Report: Pills for insomnia, psychotic behavior up among U.S. kids
TRENTON, N.J. - The number of adolescent girls taking drugs for Type 2 diabetes nearly tripled in just five years, while use of chronic medicines for psychotic behavior and insomnia roughly doubled among boys and girls aged 10 to 19, a study shows.
Meanwhile, adolescents’ use of drugs for depression and attention deficit hyperactivity disorder, or ADHD, leveled off or dropped in the last two years, after widespread new warnings about safety concerns.
The study, an analysis of prescription drug use from 2001 to 2006 among 370,000 insured children aged 10 to 19, was conducted by Medco Health Inc. of Franklin Lakes, N.J., the country’s biggest prescription benefit manager, and released exclusively to The Associated Press.
Experts say the findings raise questions about physical and mental health problems in youth, the appropriateness of putting them on strong, long-term medicines mostly designed for adults, and whether it might be better to focus on other strategies, such as counseling, exercise and changes in diet, caffeine intake and bedtime routine.
“There’s increasing use of medication in children the last 20 years, but does that mean we’re treating them successfully or that we’re overmedicating?” said Dr. Thomas Insel, director of the National Institute of Mental Health. Probably both, he said, but some children aren’t getting needed help.
Dr. Wayne Snodgrass, chairman of the American Academy of Pediatrics’ committee on drugs, said the levels of medication usage found in the study might be appropriate, but it’s hard to know without details on why each prescription was written.
“It deserves watching,” he said, particularly because adolescents’ brains are still developing. Snodgrass said worried parents should question their child’s doctor about their treatment or seek a second opinion.
Striking diabetes trend
The most striking trend was a 167 percent spike in girls 10 to 19 taking pills for type 2 diabetes, formerly called adult-onset diabetes. Medco found it jumped from 0.1 percent in 2001 to 0.27 percent in 2006; among boys, prevalence up 33 percent, to 0.08 percent.
“It’s really scary to think about people in their teens developing a disease that in the past only developed in the 40s, 50s and 60s,” Buse said.
The big gap between the sexes, he said, likely is partly due to girls taking a generic diabetes drug, metformin, linked to weight loss and also prescribed for a hormonal condition that involves abnormal insulin function, causes male sex traits and increases cancer risk.
Also, hormone changes in puberty can trigger insulin resistance, or prediabetes. Puberty starts a couple years earlier in girls, so many more girls than boys in the study were in puberty.
Medco found prevalence of kids taking antipsychotic drugs, once called major tranquilizers, roughly doubled, with about 1.2 percent of boys and 0.75 percent of girls taking them in 2006.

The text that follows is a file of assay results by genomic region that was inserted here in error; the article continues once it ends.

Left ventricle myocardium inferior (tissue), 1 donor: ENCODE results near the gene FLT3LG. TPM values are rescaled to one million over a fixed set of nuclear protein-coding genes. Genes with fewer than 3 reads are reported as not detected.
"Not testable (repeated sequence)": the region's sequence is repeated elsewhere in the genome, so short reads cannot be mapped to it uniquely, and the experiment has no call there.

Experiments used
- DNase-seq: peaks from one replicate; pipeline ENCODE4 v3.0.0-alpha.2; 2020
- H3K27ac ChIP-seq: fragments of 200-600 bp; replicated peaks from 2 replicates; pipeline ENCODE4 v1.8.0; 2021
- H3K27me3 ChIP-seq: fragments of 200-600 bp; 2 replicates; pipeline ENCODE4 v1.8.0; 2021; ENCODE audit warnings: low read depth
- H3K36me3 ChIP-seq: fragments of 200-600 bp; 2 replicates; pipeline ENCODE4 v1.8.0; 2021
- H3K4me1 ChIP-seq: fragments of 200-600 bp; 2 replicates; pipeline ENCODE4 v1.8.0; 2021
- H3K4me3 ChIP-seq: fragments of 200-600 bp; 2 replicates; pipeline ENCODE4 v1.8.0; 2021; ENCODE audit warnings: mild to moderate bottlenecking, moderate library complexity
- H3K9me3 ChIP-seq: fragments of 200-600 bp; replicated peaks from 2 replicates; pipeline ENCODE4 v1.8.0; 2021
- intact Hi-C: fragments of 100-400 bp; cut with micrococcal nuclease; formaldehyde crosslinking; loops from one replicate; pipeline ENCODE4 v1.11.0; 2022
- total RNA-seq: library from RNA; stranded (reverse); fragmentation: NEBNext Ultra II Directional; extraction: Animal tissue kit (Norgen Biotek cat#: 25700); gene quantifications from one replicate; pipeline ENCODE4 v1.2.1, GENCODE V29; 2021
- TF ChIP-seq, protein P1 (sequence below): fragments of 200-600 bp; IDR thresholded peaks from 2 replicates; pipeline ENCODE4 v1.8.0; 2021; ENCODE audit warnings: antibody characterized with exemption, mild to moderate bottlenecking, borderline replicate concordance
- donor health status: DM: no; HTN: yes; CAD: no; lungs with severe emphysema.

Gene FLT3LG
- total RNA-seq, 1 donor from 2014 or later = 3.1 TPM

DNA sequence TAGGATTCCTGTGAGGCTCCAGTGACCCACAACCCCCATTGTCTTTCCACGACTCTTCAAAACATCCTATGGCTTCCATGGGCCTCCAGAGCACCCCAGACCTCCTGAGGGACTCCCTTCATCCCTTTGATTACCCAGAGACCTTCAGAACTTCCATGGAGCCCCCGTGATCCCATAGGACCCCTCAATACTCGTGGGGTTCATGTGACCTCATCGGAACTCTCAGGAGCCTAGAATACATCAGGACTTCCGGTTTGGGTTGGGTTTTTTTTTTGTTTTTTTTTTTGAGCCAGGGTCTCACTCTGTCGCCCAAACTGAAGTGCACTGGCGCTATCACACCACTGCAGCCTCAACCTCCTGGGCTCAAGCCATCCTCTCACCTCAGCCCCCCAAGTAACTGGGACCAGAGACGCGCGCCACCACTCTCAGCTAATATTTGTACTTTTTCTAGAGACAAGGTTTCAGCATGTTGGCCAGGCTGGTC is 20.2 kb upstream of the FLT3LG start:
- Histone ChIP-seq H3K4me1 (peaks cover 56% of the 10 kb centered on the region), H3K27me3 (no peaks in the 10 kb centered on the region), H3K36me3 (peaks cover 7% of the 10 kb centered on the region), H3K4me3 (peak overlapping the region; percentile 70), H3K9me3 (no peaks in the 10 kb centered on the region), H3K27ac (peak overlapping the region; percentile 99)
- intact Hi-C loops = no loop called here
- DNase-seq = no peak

Widely used antipsychotic drugs — including Risperdal, Zyprexa, Seroquel and Clozaril — are approved for treating schizophrenia and bipolar disorder in adults, but not children.
Insel said the drugs often are prescribed for kids for disruptive behavior and other unapproved uses, particularly to kids previously on antidepressants and ADHD drugs.
A federal survey of doctors’ office practices estimated a sixfold jump from 1993 to 2002 in patients aged 20 or younger prescribed antipsychotic drugs, to 1.224 million. It found 38 percent of those prescriptions were for disruptive behavior such as ADHD, 32 percent were for mood disorders including depression, 17 percent were for developmental disorders such as mental retardation and autism, and 14 percent were for psychotic disorders such as schizophrenia.
Sleeping pills doubled
Meanwhile, Medco found use of prescription sleeping pills nearly doubled, to about 0.3 percent of boys and 0.44 percent of girls.
“The fact that these kids have to get a prescription pill to go to sleep at night is amazing,” said Dr. Robert Epstein, Medco’s chief medical official, adding parents should try slowing kids down at night with curfews on caffeine and computer use, for example.
He said Medco’s numbers reflect drug use among adolescents covered by private or government insurance, but in general kids in the Medicaid program use more prescription medications and those with no insurance take significantly less.
Use of ADHD drugs leveled off in girls in 2006 at 3.5 percent and dropped in boys to almost 8 percent, while antidepressant use dropped in both sexes in 2005 and 2006, to about 4 percent of girls and 3.2 percent of boys.
Insel said those trends make sense, given that after the drugs ago got stringent warnings about problems such as suicidal thoughts a couple years ago, many parents became concerned about side effects and pediatricians worried about their liability for prescribing the drugs.